Post Modern Cranes Photography by John Middelkoop

Bethlehem Steel built 42 destroyers for the US Navy here during World War II.

These photographs were shot at Berth 240Z in the Port of Los Angeles

The huge Colby Cranes are still standing, a testament to human engineering.

A testament to our war effort.

In a strange symbiotic relationship, Great Blue Heron have found the cranes a perfect place to nest.

Beginning in early March of every year, male Great Blue Herons arrive at the cranes.

In order to attract the female, he must build a suitable nest to raise 1 to 3 babies.

The abandoned shipyard is now the springtime breading ground for Great Blue Heron.

Beginning in early March of every year, male Great Blue Herons arrive at the cranes.
Building a nest stick by stick.
Mating ritual exhibited by a male GBH, sometimes they will maintain this posture for hours on end.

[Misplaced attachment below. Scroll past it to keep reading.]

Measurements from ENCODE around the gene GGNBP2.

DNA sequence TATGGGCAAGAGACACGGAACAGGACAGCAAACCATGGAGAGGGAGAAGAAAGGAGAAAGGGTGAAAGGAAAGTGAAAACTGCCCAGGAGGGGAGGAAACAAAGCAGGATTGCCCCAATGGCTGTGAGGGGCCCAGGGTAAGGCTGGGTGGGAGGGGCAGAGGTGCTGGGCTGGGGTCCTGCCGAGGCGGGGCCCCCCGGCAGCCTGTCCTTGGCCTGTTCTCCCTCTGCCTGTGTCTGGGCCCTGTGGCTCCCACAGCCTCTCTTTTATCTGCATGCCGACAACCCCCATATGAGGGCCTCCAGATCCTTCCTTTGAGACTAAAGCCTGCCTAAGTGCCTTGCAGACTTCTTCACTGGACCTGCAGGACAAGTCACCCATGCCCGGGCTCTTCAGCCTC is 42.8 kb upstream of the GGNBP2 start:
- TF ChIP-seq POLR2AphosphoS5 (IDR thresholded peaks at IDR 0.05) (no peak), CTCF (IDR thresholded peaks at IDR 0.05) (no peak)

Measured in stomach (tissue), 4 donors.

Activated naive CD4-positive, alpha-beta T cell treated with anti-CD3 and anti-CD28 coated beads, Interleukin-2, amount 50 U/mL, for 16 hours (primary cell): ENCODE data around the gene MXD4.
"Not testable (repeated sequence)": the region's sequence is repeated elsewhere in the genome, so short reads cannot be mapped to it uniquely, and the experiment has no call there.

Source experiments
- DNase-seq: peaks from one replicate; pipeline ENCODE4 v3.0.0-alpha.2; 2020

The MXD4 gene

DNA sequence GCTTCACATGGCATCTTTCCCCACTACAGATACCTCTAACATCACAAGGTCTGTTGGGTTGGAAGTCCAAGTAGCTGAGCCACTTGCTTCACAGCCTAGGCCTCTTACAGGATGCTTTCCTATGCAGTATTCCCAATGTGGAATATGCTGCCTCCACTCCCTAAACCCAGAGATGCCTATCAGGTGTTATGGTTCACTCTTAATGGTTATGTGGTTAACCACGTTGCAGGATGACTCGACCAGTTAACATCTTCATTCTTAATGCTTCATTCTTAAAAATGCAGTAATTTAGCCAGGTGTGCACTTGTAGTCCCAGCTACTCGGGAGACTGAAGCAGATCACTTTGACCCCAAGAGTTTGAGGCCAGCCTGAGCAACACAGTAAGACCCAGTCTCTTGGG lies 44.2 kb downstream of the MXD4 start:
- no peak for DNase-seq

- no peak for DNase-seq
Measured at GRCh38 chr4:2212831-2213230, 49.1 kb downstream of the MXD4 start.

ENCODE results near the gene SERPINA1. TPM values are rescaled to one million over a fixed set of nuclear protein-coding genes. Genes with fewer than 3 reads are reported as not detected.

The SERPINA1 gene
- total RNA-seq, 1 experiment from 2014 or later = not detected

Having a great nest is just the beginning, competion from younger males is fierce.

I didn't notice the GBH's the first time I shot pictures here.

But when I went to shot again in March I still didn't see the birds until I started processing the take in PhotoShop and was able to zoom in.

At first I would see shadows of what could only be large birds. Then I would spot legs, then I saw one on a stair case with its back to me, all I knew was that it was big. Then this photo revealed all to me. There are 3 GBH's sitting on this crane.

The more I hung out, the more of them I saw. Normally they are quite shy, but I've been very close to them. Of course the loud clunking of the shutter in my Nikon D3 scares them.

Created By
John Middelkoop


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